Again the silence! Color & Design, my new course, launched last Tuesday. (Find out more about it here.) It’s been an exhausting launch for a variety of reasons – chief among them is that, despite appearances, I’m a serious introvert, so making an extended sales pitch to thousands of people leaves me emotionally exhausted. Not to mention physically and mentally exhausted from all the work involved!
So in my limited free time, I have been escaping into mindless loom labor. You may remember that, about a thousand years ago, I mentioned that after Amazing Grace, my TC-2 jacquard loom, was threaded, we discovered a half-twist in the warp behind the heddles. Which, in turn, required cutting the warp, untwisting it, and tying it back on, thread by thread. For about 1,000 threads.
Ricki, bless their soul, did the bulk of that work. I did the last few threads two days ago, and pulled the knots through the reed yesterday!! Then – individual thread by individual thread – I drew each of the 2,640 threads tight to make sure that there were no loose threads caught behind the heddles, and tied on. Here we are now, every thread nice, tight, and even:
So now Grace is threaded, sleyed, and ready to weave. Right?
Well, not quite.
Every time you thread a loom, there’s the possibility of threading errors. Actually, check that: Unless you are a miracle worker, there are threading errors. Also sleying errors (mistakes pulling the threads through the reed). On a jacquard loom, you can add stuck heddles to that – Grace has been sitting around for two years, which jacquard looms don’t like, and we also rearranged her configuration, which can introduce dust into the pistons and bores. All of which need to be caught and debugged.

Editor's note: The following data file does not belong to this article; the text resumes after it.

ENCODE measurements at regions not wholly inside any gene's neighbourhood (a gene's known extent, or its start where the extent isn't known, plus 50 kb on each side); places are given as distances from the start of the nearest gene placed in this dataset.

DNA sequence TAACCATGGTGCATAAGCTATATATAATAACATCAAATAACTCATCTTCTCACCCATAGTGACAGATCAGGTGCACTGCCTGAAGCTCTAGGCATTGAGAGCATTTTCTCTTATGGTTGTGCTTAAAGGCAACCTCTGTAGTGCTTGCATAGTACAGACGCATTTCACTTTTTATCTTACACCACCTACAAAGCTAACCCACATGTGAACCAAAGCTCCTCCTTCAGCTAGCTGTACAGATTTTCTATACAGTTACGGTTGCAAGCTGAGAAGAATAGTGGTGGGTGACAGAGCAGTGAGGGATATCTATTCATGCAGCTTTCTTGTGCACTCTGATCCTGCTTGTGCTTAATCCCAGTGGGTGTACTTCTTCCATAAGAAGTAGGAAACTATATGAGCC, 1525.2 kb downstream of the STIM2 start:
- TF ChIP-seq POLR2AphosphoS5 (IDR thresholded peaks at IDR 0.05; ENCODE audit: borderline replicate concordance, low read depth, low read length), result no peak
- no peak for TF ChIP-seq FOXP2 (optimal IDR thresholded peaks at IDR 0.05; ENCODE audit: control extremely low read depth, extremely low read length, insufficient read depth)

So that’s what I’ll be doing for the next while.
But that’s okay, because I need to set up the rest of the velvet equipment. In particular, I need the velvet rods, the velvet spools, and the velvet rack to hold the spools. Each velvet warp thread needs to be individually tensioned on its own separate spool (oy vey!), and there will be 880 of them, so that is a LOT of spools!
Fortunately, I have a genius software engineer for a partner, armed with a 3-D printer, so once we decide the dimensions of the velvet rack, designing and printing 880 spools should be more tedious than difficult. (Winding them will be equally tedious, but at least I will have pretty colors to console me!) Building the velvet rack should be equally simple.
No, the kicker will be the velvet rods. I had planned to use nylon monofilament, with a curved velvet knife to keep the blade roughly centered on the pile, and may still do so. But I’ve been advised (indirectly) by the velvet experts at the Lisio Foundation that this may make it difficult to get a nice even cut pile. They suggested finding an old jacquard mill and asking to use their old rods, but I have no idea where to start finding one. I tried talking to a place with a CNC milling machine, but it turns out they would be very difficult to mill on a CNC machine because of the tiny dimensions.
So a friend suggested another possibility: Have them 3-D printed in metal! She thinks it would be quite possible if we can produce the right CAD files. So I’ve written off to the Lisio Foundation to see if they’d be willing to provide measurements for their velvet rods. If that doesn’t pan out, then I’ll take a stab at designing my own, and just adjust as needed. (It might actually be more fun to design my own!)
Meanwhile, off to debug the warp!
Deanna Baugh says
Having just visited a velvet workshop in Florence, I am excited to see what you come up with for the velvet rods. I loved the visit and was overwhelmed with the technique. The only velvet I wove was with Robyn Spady in a workshop and it was really a “macro” velvet.